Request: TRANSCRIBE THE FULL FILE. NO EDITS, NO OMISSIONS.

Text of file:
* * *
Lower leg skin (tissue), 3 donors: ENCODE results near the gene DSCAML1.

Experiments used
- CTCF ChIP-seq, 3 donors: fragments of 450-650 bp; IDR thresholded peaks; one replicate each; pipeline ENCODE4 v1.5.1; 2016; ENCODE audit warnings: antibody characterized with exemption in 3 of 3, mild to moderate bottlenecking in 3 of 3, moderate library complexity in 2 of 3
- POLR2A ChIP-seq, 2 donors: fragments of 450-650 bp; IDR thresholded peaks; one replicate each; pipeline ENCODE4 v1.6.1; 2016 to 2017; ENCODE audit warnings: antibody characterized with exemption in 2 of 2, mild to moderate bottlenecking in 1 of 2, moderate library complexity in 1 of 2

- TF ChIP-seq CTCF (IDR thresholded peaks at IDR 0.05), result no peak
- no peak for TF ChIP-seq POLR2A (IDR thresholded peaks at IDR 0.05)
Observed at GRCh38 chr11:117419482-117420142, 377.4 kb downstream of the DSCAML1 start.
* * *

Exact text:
Lower leg skin (tissue), 3 donors: ENCODE results near the gene DSCAML1.

Experiments used
- CTCF ChIP-seq, 3 donors: fragments of 450-650 bp; IDR thresholded peaks; one replicate each; pipeline ENCODE4 v1.5.1; 2016; ENCODE audit warnings: antibody characterized with exemption in 3 of 3, mild to moderate bottlenecking in 3 of 3, moderate library complexity in 2 of 3
- POLR2A ChIP-seq, 2 donors: fragments of 450-650 bp; IDR thresholded peaks; one replicate each; pipeline ENCODE4 v1.6.1; 2016 to 2017; ENCODE audit warnings: antibody characterized with exemption in 2 of 2, mild to moderate bottlenecking in 1 of 2, moderate library complexity in 1 of 2

- TF ChIP-seq CTCF (IDR thresholded peaks at IDR 0.05), result no peak
- no peak for TF ChIP-seq POLR2A (IDR thresholded peaks at IDR 0.05)
Observed at GRCh38 chr11:117419482-117420142, 377.4 kb downstream of the DSCAML1 start.